We study the dense core of the globular cluster Messier 13 (NGC 6205) using pre-refurbishment Planetary Camera-I images obtained with the Hubble Space Telescope. Short exposures (60 s) through the F555W and F785LP filters (similar to Johnson V and I, respectively) have been used to obtain V and I photometry of 2877 stars brighter than V∼20 in a 1.25 arcmin2 region of the cluster including its core and extending out to r∼66″ (2.3 pc) from its center. The sample is complete to V≃18.3 (the main sequence turnoff) and the 1 σ photometric error is about 0.1 mag. We find 15 blue straggler star candidates and 10 other possible blue stragglers in this region of M13. Their specific frequency is in the range FBSS=0.04-0.07, comparable to what is observed near the centers of other dense clusters. A comparison between M13's observed V band stellar luminosity function and a theoretical model (Bergbusch & Vandenberg, 1992, ApJS, 81, 163) for the luminosity function of an old, metal-poor cluster shows that the model predicts too few of the brightest red giants (V∼12.5-15) by a factor of two relative to subgiants/turnoff stars (>6σ effect). The radial distributions of red giants, blue stragglers, and subgiants are consistent with one another, and are well fit by a King profile of core radius rcore=38″±6″ (90% confidence limits) or 1.3 pc. Stars in the blue horizontal branch of M13, however, appear to be centrally depleted relative to other stellar types. We combine data from three dense "King model clusters," M13, M3, and 47 Tuc, and two post core collapse clusters, M30 and M15, and compare the distributions of various stellar types as a function of (r/rhalf light) and (r/rcore). The horizontal branch stars in the combined sample appear to be centrally depleted relative to the giants (97% significance) - this depletion is only a 1σ-2σ effect in each of the clusters taken individually. The blue stragglers in the combined sample are centrally concentrated relative to the giants.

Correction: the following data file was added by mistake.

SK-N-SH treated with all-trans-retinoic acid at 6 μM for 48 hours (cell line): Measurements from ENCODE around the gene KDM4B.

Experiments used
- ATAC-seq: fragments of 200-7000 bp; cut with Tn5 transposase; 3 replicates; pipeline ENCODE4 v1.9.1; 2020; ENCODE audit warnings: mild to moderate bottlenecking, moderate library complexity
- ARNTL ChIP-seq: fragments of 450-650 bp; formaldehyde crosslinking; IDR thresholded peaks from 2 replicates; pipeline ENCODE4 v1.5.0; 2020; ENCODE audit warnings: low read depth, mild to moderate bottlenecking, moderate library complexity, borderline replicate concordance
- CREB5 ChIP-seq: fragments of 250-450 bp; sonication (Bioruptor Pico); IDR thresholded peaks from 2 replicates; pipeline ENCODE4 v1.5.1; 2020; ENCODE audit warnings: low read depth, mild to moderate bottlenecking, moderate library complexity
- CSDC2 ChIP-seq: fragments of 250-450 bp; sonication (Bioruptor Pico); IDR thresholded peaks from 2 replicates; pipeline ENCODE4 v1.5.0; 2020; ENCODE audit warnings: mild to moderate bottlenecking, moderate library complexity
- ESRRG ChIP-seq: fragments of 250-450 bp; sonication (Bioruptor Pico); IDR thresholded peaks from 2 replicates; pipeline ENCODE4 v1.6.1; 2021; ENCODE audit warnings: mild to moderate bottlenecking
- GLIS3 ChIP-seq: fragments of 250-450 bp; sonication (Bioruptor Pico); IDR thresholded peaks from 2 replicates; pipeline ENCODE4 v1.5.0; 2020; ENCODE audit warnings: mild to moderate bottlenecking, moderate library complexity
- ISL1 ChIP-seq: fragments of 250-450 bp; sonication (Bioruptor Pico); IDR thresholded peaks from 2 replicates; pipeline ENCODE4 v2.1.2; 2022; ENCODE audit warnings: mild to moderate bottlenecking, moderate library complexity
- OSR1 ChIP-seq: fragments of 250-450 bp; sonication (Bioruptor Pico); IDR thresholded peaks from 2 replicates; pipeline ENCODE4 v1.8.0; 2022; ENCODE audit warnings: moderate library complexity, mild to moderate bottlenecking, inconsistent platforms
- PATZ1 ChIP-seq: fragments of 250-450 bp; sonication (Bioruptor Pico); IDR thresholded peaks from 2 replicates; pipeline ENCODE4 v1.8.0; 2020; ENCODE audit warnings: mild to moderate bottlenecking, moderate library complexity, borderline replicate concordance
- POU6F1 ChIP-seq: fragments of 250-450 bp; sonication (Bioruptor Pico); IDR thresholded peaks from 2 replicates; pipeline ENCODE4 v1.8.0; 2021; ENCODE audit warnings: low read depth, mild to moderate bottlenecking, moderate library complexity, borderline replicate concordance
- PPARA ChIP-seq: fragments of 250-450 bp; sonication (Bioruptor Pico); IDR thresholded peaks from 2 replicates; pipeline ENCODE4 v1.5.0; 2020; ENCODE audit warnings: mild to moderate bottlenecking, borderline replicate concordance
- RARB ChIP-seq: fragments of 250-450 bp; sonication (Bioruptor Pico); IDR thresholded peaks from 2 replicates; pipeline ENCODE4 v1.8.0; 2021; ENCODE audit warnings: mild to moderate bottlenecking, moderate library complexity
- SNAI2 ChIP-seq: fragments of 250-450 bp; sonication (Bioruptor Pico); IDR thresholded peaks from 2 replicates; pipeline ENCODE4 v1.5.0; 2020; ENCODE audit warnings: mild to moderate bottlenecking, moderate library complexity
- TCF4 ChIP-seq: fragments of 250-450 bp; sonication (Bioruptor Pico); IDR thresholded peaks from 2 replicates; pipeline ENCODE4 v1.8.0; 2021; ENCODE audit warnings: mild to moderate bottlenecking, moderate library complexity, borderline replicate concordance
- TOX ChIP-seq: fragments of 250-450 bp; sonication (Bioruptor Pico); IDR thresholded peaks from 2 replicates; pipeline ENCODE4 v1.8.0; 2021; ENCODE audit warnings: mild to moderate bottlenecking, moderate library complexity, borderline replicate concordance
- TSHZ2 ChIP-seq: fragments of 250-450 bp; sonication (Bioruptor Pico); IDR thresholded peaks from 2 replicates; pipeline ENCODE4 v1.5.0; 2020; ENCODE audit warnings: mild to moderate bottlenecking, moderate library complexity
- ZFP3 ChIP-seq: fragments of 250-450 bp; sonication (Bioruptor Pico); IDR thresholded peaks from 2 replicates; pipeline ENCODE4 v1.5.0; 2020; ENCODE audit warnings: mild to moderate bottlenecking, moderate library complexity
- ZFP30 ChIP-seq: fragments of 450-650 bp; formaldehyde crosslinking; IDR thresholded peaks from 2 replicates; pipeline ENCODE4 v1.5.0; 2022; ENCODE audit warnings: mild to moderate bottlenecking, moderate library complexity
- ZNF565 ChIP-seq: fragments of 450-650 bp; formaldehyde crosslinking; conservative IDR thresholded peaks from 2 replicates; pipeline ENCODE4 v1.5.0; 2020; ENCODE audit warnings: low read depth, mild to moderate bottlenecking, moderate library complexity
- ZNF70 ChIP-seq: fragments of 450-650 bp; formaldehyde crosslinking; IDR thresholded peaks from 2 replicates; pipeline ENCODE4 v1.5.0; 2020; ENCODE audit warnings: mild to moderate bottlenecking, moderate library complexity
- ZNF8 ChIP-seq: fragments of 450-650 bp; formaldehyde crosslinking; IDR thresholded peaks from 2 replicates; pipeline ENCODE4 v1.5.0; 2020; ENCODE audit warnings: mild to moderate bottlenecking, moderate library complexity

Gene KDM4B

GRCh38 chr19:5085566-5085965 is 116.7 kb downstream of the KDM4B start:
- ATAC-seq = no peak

All Science Journal Classification (ASJC) codes
- Astronomy and Astrophysics
- Space and Planetary Science